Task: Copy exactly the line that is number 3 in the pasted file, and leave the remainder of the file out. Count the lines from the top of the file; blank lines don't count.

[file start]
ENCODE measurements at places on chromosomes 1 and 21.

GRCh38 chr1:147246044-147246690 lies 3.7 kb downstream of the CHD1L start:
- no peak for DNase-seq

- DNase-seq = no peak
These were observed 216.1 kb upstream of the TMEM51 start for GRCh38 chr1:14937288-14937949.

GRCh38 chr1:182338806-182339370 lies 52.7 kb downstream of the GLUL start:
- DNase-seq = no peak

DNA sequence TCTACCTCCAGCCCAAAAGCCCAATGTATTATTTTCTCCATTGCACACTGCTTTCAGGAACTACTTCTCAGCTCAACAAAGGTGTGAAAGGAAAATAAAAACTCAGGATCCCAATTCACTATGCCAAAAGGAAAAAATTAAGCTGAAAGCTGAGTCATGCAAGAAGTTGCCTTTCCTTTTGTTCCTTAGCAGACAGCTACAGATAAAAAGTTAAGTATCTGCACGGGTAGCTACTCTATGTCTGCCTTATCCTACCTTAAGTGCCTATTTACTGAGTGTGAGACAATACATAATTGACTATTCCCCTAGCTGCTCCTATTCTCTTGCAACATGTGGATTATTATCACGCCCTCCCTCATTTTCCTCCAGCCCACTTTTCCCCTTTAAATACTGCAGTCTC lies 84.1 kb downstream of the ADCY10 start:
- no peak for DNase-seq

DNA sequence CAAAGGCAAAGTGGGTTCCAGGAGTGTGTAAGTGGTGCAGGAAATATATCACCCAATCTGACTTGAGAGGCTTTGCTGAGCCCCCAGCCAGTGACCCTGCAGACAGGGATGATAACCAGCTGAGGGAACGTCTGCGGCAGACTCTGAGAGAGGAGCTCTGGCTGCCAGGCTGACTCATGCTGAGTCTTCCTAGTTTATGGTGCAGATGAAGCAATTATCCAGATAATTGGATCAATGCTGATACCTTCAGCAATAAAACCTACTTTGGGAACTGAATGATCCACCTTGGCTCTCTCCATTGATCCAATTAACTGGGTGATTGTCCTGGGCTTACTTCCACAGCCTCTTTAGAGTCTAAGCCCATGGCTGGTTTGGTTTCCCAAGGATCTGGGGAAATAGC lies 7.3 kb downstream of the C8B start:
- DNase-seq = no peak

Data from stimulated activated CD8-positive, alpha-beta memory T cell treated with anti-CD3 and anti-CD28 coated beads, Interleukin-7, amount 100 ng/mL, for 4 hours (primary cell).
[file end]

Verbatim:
- no peak for DNase-seq